person using black typewriter

The progression from studying Journalism in college, to writing for The Southwest Journal in Minneapolis, MN, to the realization that I did not want to be a journalist, left me feeling like a woman without a country. I wanted to write but I struggled with the strict confines of the press. So I abandoned my love of words for many years.

But retirement is a marvelous thing. It has allowed me time to revisit the craft that I so mindlessly threw away. In the past three years I’ve finished two novels and a memoir. I’ve written over 400 blog posts, dozens of poems, and a short stories. I’ve been a contributing writer for The Huffington Post and the online magazine, Sixty and Me, where I shared the humor and wisdom that comes from a lifetime of learning from my mistakes. (Mistakes, by the way, fall under the label of Continuing Education!)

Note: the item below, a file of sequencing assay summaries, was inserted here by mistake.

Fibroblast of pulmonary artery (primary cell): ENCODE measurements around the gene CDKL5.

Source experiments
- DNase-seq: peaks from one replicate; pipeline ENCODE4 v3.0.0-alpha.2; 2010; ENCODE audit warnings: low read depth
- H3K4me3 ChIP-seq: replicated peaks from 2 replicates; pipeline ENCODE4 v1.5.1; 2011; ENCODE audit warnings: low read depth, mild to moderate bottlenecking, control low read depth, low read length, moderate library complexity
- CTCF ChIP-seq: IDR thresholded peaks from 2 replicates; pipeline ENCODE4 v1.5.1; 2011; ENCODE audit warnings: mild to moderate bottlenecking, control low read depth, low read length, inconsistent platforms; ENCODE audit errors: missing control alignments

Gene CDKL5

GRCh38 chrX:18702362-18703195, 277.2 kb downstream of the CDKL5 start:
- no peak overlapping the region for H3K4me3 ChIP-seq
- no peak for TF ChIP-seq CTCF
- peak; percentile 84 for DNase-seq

Writing for the sheer love of writing is rewarding on many levels. But the unexpected gift of writing memoir is the opportunity to examine the stories I’ve always told myself about my life. Something happens between the brain and the page, and what I thought was the truth takes on different dimensions as it sits staring back at me in black and white. It’s a strange phenomenon that creates space for imagining a new reality. It doesn’t change the past, but it can, and does, change my perception of it, and that’s unsettling at first. Then it becomes exciting. It’s an opportunity to reincarnate as exactly what or who I want to be. And this isn’t dishonest. It’s not cheating. It’s a glorious liberation that settles me squarely in my truth. I am grateful beyond measure to have experienced that gift in this lifetime.

Sherry Bronson

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